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Competition, Consumer Trust and Consumer Choice Review (CCT)

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CCT Review Wiki Workspace Page
Find the latest status updates, recordings of past meetings, and opportunities to participate
Introduction to Reviews
Learn more about Reviews, their purpose and process for conducting and opportunities to participate
CCT Review Meeting Schedule
Find the schedule to observe CCT Review Team Meetings
CCT Fact Sheet
See the progress of the CCT Review Team towards completing the Review
Contact the Review Team
Provide input by sending an email to the CCT Review Team
CCT Implementation Progress
 

Objectives of the CCT Review

Under the Bylaws (Section 4.6(d)), ICANN is committed to ensuring that it will adequately address issues of competition, consumer protection, security, stability and resiliency, malicious abuse issues, sovereignty concerns, and rights protection prior to increasing in the number of new generic top-level domains under an application process initiated after 1 October 2016 (“New gTLD Round”).

The review team for the CCT Review (“CCT Review Team”) examines the extent to which the expansion of gTLDs has promoted competition, consumer trust and consumer choice.  It also assesses the effectiveness of the New gTLD Round’s application and evaluation process, as well as the safeguards put in place to mitigate issues arising from the New gTLD Round.

For each of its recommendations, the CCT Review Team should indicate whether the recommendation, if accepted by the Board, must be implemented before opening subsequent rounds of new generic top-level domain applications periods.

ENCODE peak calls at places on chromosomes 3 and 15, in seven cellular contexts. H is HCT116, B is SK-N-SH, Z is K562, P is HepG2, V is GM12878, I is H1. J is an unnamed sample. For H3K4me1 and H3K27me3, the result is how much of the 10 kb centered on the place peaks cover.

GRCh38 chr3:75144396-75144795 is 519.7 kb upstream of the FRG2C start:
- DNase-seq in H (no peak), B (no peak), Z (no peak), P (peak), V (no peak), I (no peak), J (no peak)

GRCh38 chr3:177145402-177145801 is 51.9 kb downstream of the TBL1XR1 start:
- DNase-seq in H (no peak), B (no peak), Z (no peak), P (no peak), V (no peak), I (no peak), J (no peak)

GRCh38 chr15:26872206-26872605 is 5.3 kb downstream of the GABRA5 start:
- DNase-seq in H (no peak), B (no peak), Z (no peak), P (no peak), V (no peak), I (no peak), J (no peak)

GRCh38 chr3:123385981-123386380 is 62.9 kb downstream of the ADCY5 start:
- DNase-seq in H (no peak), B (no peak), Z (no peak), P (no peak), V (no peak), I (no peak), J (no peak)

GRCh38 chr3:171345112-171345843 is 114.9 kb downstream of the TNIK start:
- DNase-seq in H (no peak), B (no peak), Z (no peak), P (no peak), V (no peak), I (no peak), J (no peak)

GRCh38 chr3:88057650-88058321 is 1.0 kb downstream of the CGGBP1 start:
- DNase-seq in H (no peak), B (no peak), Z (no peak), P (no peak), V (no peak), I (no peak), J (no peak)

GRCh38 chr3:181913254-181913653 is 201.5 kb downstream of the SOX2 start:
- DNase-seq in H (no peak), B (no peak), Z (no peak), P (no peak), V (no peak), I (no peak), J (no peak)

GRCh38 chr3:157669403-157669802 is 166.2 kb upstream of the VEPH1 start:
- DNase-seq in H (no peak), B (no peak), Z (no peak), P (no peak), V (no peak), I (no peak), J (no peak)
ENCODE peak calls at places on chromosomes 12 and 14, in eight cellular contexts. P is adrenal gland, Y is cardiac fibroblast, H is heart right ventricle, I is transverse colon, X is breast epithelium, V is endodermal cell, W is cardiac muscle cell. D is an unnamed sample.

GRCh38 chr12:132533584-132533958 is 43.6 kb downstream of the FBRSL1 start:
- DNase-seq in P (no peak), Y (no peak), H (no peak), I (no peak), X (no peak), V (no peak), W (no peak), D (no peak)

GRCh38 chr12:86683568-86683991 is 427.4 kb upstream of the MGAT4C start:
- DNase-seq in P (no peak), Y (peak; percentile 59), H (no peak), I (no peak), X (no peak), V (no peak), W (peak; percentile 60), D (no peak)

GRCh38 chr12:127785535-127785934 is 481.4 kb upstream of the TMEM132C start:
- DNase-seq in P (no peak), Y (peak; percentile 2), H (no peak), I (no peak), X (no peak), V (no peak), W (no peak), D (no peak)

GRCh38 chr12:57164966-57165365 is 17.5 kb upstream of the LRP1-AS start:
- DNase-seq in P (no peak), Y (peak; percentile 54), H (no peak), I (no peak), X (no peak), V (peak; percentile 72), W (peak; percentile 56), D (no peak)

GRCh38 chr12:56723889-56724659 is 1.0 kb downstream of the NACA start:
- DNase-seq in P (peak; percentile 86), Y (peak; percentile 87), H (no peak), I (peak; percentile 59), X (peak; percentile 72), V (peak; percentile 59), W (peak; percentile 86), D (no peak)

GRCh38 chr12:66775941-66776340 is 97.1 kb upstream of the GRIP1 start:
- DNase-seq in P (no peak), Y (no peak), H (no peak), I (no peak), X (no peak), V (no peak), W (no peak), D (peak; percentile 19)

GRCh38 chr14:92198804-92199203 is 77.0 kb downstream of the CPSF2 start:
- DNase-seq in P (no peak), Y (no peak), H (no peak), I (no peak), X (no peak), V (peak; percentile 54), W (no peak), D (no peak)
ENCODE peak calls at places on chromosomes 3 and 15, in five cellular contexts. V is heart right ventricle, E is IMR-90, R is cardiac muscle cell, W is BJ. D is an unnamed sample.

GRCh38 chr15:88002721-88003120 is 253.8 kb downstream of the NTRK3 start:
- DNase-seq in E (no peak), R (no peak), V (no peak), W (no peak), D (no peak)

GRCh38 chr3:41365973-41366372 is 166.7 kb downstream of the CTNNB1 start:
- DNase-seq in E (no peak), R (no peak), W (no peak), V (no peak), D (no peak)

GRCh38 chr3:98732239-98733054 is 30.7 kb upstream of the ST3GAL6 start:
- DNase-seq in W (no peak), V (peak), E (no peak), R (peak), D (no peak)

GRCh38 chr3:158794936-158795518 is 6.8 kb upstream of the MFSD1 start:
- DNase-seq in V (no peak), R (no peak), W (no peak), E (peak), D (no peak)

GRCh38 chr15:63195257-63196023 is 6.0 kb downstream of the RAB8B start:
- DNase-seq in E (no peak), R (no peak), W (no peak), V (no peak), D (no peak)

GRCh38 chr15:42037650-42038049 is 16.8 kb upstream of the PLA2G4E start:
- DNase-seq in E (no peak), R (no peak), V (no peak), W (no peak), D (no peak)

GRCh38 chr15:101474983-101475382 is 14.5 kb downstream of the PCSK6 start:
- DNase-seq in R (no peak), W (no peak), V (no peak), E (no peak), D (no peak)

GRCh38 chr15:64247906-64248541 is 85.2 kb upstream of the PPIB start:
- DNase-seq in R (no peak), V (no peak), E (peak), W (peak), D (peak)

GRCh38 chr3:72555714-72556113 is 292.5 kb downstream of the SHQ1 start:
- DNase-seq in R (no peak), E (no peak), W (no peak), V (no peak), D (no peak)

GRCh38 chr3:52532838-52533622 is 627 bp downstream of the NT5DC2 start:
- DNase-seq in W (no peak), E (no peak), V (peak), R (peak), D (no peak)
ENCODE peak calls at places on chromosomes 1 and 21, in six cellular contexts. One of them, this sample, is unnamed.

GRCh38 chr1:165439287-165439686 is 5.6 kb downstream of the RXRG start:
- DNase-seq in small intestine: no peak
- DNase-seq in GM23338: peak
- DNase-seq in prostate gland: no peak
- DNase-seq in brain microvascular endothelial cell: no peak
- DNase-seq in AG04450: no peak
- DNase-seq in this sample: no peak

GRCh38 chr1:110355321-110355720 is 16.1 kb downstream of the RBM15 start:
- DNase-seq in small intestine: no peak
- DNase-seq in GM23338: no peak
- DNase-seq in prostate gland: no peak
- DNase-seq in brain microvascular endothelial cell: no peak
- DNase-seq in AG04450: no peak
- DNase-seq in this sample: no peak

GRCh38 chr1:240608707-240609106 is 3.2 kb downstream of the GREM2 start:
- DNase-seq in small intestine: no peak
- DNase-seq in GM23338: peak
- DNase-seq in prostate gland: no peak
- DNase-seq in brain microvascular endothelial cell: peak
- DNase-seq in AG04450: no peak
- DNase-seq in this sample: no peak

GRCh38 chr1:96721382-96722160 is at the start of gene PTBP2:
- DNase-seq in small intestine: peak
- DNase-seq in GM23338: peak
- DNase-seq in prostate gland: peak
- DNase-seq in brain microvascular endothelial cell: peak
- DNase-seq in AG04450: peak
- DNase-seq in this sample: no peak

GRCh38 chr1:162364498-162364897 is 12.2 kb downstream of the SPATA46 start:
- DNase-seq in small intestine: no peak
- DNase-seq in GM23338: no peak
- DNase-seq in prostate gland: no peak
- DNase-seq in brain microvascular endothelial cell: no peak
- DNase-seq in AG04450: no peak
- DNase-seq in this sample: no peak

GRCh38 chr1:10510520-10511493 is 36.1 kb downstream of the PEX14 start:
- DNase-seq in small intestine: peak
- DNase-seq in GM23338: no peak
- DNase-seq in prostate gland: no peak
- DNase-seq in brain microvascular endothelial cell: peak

The CCT Review Team shall also assess the extent to which prior CCT Review recommendations have been implemented and the extent to which implementation of such recommendations has resulted in the intended effect.

Review Progress and Milestones

The graphic below illustrates phases and status of each review - a  indicates that all activities within a given phase have been completed.  The chart that follows the graphic provides further details of key activities and milestones within each phase – you can view these details by clicking on each of the phases in the graphic.  The table also contains links to relevant documents.

Competition, Consumer Trust and Consumer Choice
PhaseActivityDescriptionStart DateDocuments
Assemble Review TeamCall for Volunteers ExtensionExtension of call for volunteers to submit application2 Nov 2015
ApplicationsApplications Received for CCT16 Nov 2015
Appointment of review team membersAppointment of review team members based on AoC requirements23 Dec 2015
Call for VolunteersCall for Volunteers1 Oct 2015
Plan ReviewVariousReview team activities and detailed information available on the community wiki24 Dec 2015
Terms of ReferenceDocument outlining the scope of work adopted by the review team23 Mar 2016
Conduct ReviewCCT Draft ReportDraft report published for public comment7 Mar 2017
CCT Issues New Sections to Draft Report RecommendationsCall for input on new sections to the draft report. 27 Nov 2017
CCT Final ReportCompetition, Consumer Trust, and Consumer Choice Review Final Report8 Sep 2018
CCT Final Report Executive SummaryExecutive summary of the CCT Final Report8 Sep 2018
Board ActionBoard receipt of the Final ReportBoard receipt of the Final Report5 Oct 2018
Public comment on Final ReportFinal Report & Recommendations posted for public comment8 Oct 2018